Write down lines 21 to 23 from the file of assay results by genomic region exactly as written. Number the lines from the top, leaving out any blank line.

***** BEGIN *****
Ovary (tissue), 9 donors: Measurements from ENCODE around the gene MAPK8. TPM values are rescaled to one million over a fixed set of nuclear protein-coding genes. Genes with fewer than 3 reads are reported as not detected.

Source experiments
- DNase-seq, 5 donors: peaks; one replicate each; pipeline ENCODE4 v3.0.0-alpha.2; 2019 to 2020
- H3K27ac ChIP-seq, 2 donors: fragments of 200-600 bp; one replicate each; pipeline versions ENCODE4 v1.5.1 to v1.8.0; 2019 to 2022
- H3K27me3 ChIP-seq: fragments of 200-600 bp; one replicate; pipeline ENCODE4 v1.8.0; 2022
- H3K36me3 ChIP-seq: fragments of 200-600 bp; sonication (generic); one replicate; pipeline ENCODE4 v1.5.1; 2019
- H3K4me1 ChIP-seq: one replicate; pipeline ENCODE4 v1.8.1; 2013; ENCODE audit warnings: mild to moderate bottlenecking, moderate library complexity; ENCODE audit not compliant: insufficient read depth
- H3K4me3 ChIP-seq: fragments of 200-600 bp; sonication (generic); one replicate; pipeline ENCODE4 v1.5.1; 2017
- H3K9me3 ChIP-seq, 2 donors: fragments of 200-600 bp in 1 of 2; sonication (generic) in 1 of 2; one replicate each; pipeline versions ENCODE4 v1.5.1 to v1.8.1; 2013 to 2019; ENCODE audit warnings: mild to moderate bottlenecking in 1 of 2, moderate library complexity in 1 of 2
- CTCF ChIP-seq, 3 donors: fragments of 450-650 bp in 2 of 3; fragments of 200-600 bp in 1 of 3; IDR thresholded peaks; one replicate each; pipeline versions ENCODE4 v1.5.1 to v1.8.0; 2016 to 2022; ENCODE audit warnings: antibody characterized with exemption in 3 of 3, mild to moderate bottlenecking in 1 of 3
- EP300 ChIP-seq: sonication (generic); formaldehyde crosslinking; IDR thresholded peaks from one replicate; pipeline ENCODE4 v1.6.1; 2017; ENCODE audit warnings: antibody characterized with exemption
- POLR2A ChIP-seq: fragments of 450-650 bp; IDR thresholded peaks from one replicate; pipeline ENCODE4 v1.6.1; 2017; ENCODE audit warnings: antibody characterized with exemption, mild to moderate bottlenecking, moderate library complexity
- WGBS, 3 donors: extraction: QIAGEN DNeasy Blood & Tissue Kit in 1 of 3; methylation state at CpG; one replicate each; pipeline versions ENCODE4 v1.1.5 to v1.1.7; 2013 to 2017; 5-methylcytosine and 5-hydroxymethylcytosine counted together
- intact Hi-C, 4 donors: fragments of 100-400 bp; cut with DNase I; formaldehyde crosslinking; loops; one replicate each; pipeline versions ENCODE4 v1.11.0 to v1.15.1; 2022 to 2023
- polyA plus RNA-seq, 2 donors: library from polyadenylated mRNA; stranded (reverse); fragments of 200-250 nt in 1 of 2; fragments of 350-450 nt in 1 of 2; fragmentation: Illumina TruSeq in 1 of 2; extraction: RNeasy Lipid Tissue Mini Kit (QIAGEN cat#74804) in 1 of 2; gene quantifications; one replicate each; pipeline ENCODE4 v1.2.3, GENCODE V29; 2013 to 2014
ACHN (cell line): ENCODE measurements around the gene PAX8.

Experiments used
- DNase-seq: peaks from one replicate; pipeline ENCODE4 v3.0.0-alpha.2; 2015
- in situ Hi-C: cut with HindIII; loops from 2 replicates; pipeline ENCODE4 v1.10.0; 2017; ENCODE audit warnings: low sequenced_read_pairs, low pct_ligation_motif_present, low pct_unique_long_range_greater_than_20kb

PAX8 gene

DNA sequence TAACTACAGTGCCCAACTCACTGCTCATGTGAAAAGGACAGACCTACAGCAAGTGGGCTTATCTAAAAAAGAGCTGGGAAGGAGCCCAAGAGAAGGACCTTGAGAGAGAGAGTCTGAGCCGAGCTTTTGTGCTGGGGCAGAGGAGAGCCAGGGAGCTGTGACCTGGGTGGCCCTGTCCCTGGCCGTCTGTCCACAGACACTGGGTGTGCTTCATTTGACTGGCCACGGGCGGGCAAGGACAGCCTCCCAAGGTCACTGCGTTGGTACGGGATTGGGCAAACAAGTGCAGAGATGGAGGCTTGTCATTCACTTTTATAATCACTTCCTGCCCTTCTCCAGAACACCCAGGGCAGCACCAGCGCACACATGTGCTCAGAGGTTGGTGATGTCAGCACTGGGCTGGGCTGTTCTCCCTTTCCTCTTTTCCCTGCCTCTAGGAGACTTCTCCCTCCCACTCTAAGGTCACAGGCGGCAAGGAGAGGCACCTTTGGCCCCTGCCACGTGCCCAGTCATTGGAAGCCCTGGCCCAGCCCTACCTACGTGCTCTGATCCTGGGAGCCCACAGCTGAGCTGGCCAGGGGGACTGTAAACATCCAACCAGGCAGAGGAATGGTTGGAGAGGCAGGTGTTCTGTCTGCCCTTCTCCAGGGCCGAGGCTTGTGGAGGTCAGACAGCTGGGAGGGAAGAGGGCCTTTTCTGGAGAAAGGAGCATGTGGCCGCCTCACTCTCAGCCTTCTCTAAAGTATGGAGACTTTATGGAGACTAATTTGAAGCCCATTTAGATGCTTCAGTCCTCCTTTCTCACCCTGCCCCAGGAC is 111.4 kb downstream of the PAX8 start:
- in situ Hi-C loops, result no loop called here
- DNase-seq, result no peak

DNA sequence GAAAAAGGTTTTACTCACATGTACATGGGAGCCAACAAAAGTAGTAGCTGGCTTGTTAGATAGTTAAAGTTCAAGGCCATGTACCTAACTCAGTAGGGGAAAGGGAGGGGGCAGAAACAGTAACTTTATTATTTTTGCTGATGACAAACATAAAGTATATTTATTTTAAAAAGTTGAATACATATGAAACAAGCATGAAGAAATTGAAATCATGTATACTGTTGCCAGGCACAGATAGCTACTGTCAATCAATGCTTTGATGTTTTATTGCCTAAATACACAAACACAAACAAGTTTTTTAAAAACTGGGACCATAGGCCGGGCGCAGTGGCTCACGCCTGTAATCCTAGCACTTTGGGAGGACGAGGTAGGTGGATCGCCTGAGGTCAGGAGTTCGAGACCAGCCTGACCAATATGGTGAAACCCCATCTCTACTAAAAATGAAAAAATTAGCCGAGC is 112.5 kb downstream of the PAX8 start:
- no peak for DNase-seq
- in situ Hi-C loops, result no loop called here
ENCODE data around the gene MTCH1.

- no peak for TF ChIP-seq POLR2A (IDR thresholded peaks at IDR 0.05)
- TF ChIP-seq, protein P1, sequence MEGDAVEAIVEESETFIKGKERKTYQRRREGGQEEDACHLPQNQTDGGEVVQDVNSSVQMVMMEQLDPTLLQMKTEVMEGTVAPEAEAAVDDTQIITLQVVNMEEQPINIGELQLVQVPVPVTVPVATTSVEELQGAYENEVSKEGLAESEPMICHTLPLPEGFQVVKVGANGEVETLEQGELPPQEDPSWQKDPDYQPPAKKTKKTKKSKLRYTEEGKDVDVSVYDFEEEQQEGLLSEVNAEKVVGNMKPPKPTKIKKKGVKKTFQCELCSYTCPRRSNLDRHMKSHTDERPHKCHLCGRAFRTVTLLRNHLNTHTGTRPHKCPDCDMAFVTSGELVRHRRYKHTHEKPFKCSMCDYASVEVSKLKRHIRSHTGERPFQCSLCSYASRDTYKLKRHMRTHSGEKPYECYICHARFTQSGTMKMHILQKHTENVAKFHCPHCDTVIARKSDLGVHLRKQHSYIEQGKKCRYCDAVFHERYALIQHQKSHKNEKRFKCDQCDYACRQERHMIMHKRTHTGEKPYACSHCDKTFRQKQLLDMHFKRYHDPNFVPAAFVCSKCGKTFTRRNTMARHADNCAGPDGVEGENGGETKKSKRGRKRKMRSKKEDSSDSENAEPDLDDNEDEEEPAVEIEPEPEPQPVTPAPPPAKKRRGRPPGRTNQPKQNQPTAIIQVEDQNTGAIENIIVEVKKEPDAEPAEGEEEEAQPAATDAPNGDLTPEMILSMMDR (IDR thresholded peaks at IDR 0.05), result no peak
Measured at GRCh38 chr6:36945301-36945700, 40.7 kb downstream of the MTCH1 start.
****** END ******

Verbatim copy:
DNA sequence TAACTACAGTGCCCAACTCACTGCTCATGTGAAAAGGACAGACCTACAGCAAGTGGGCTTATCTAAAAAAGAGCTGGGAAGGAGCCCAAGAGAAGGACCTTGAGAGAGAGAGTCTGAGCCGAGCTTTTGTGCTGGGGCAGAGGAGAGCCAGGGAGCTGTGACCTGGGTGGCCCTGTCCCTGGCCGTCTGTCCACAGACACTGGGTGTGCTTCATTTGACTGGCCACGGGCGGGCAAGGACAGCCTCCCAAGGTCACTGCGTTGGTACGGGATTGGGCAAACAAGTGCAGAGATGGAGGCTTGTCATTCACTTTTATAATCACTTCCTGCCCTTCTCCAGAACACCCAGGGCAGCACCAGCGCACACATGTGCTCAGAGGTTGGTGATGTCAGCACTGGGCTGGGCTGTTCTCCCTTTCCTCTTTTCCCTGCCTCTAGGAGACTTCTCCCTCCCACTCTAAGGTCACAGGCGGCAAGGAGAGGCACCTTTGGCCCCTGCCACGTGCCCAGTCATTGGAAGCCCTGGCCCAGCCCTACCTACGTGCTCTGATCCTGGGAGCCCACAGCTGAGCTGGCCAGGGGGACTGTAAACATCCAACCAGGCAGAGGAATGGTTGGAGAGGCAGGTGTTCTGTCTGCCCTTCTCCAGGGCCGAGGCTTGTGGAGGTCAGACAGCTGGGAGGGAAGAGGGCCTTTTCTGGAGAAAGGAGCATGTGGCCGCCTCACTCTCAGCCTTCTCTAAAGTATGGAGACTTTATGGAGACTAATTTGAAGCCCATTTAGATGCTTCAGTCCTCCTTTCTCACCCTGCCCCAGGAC is 111.4 kb downstream of the PAX8 start:
- in situ Hi-C loops, result no loop called here
- DNase-seq, result no peak